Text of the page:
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Drug discovery & development informatics glossary & taxonomy
including In Silico & molecular drug modeling
Evolving terminology for emerging technologies

Suggestions? Comments? Questions? Mary Chitty  mchitty@healthtech.com
Last revised November 11, 2013 

 



An understanding of the behavior of biological systems at each level of their organization can only be achieved by careful study of the complex dynamical interactions between the components of these systems. For this understanding to be quantitative it is necessary to develop structurally, biochemically and biophysically detailed mathematical models. Once developed, these models can be simulated, analyzed, and visualized through application of modern engineering and computational approaches.  IBM, Functional Genomics and Systems Biology Overview  http://www.research.ibm.com/FunGen/

Informatics  Map: Finding guide to terms in these glossaries  Site Map
Related glossaries include: Applications Drug discovery & development  Molecular Diagnostics  Pharmacogenomics,   
Informatics Algorithms
  Bioinformatics   Cheminformatics    Information management & interpretation    Protein informatics   Research
Technologies    Genomic & proteomic manipulation & disruption for pharmaceuticals, including RNAinterference   Sequencing 
Biology Pharmaceutical biology  Genetic variations    Protein Structure  Protein informatics 

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biocomplexity, biological complexity: Genomics

Biomedical Informatics Research Network BIRN: A national initiative to advance biomedical research through data sharing and online collaboration. .. focuses directly on the biomedical research community’s unique, data-intensive sharing and analysis needs, which are particularly evident in fields such as biomedical imaging and genetics.   a user-driven, software-based framework for research teams to share significant quantities of data – rapidly, securely and privately – across geographic distance and/or incompatible computing systems. ... We also offer data-sharing software tools specific to biomedical research, best practices references, expert advice and other resources.  http://www.nbirn.net/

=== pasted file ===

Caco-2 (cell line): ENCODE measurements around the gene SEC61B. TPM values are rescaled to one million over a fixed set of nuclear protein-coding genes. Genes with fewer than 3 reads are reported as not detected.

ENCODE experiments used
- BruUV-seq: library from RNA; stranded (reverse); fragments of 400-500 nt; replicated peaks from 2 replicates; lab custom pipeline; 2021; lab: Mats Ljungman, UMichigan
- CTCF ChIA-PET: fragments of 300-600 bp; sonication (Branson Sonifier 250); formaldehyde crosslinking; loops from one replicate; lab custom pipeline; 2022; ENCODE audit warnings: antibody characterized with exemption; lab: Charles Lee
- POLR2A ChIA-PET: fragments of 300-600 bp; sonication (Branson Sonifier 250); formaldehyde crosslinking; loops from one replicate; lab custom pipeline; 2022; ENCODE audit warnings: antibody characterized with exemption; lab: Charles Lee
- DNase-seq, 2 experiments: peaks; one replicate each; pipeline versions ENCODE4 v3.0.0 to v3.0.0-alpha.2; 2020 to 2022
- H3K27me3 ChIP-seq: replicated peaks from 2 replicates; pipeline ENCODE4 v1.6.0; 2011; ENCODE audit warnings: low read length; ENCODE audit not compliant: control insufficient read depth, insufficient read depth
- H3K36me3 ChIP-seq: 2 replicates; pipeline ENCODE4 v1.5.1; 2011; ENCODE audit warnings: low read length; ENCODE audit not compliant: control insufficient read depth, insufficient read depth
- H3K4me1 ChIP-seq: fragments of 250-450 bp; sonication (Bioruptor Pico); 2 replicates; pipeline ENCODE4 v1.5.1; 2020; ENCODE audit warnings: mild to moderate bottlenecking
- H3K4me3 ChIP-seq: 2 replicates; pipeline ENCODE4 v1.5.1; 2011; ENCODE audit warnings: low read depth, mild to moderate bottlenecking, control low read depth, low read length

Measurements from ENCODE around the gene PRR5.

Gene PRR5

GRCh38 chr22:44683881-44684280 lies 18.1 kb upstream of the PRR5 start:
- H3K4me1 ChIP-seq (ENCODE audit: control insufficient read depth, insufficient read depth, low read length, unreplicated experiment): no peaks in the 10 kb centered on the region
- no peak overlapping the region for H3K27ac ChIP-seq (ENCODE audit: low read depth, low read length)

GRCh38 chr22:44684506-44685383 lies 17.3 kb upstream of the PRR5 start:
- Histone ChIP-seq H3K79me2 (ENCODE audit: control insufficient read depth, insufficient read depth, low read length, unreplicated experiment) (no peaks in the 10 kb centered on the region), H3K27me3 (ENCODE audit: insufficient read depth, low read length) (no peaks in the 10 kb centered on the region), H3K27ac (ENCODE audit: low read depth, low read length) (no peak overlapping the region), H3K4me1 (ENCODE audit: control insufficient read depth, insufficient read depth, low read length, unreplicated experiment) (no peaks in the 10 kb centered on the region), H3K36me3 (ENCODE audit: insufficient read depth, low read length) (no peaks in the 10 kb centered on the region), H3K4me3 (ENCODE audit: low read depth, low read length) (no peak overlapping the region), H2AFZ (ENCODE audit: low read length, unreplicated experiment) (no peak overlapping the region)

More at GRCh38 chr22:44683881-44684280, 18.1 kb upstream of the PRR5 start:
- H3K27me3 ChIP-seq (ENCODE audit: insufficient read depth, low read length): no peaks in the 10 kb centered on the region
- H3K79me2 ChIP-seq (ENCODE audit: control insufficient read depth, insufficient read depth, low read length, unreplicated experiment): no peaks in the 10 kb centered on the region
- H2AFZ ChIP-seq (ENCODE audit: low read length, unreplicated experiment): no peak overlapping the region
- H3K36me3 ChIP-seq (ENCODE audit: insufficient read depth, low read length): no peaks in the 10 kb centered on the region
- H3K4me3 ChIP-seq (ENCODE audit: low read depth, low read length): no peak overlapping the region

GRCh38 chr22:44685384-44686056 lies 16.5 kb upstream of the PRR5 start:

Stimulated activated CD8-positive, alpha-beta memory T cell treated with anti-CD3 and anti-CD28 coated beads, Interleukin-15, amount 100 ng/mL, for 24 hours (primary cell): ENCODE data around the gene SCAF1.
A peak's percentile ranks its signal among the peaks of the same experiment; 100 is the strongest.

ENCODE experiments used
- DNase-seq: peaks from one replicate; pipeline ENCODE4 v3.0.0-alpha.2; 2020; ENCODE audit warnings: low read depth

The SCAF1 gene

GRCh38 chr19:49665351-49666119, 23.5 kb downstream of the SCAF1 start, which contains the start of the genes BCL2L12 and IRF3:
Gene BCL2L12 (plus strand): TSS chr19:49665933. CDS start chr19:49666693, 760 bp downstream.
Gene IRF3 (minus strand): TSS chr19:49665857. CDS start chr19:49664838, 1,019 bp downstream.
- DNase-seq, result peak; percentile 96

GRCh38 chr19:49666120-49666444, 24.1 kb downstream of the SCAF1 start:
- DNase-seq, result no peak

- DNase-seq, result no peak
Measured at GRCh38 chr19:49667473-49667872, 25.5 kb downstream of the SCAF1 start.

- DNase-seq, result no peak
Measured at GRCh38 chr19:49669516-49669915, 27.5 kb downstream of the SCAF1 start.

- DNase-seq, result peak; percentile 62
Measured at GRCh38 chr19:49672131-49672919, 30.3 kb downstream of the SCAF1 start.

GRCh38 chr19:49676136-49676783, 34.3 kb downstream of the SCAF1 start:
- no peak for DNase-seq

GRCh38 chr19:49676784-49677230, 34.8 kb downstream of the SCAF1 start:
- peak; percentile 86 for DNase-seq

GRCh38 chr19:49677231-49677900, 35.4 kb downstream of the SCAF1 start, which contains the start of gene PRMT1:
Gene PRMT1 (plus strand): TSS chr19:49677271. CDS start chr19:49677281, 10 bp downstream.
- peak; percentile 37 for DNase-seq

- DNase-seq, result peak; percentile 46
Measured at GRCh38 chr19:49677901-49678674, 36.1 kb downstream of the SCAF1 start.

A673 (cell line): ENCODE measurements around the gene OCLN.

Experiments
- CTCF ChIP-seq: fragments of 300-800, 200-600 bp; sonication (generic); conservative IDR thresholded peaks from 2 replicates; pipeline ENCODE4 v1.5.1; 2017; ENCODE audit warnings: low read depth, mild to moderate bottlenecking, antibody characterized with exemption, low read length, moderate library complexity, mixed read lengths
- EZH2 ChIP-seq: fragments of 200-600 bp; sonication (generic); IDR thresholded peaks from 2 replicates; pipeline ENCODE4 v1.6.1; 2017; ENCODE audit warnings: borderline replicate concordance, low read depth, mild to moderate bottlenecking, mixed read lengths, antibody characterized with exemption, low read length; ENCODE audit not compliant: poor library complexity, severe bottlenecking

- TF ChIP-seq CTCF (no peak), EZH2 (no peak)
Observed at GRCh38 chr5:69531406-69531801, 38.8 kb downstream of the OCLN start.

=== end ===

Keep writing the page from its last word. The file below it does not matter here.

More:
biopharmaceutical informatics: Drug companies go through a very arduous and regulated discovery, applied research, and development process- typically spanning five years of laboratory research and ten years of clinical studies .. multinational clinical studies, which need to be done with tremendous precision over a very long period of time. The study parameters must be identical for every patient (many times numbering 10,000 patients, followed for five or more years), and all the participating hospitals essentially have to behave in exactly the same way for the trial to be valid. ..  The life science industry is conservative by nature, and therefore it is a late- adopting industry. It is very sensitive to standards because of the legacy according to which these companies have to maintain data and information. Major pharmaceutical companies typically adopt a 100-year minimum document retention policy, ...each of the industry's four industrial sectors - the pharmaceutical, the biotech, the medical device, and the diagnostics sector - has a different set of needs and desires, as well as its own requirements for unique IT solutions. ,, Life science companies are dealing with very large computational data sets. Some are now approaching half terabyte sizes and upward Life science companies also immensely concern themselves with security, because their data represent their crown jewels. Other major concerns expressed by this industry include the stability, scalability, and security of an operating environment. Life science companies and regulatory bodies such as the FDA are more concerned than ever with operating environments that decay with use: When under computational stress, these fragile operating systems have a habit of crashing, and when these systems crash, they tend to corrupt data. ... Post-genomic, proteomic, chemical information, and other data sets have created a major appetite for solutions to deal with this tremendous amount of data. Scientists are now asking their IT professionals for the ability to better conceptualize and interpret the meaning of this vast information. To do this, scientists need tools for 3D visualization with a tremendous degree of high definition and accuracy. The next step is to take disparate data sets, render them into 3D values, see the DNA and RNA interface, watch protein folds, and then put a therapeutic small molecule in there and see how it relates within a virus that environmentally influences a different process. Scientists Are Demanding Solutions for Dealing with the Post-Genomic, Proteomic, and Chemical Data Deluge: An Interview with Howard Asher, Director, Global Life Sciences Group, Sun Microsystems, CHI GenomeLink 30 http://www.chidb.com/newsarticles/issue30_1.asp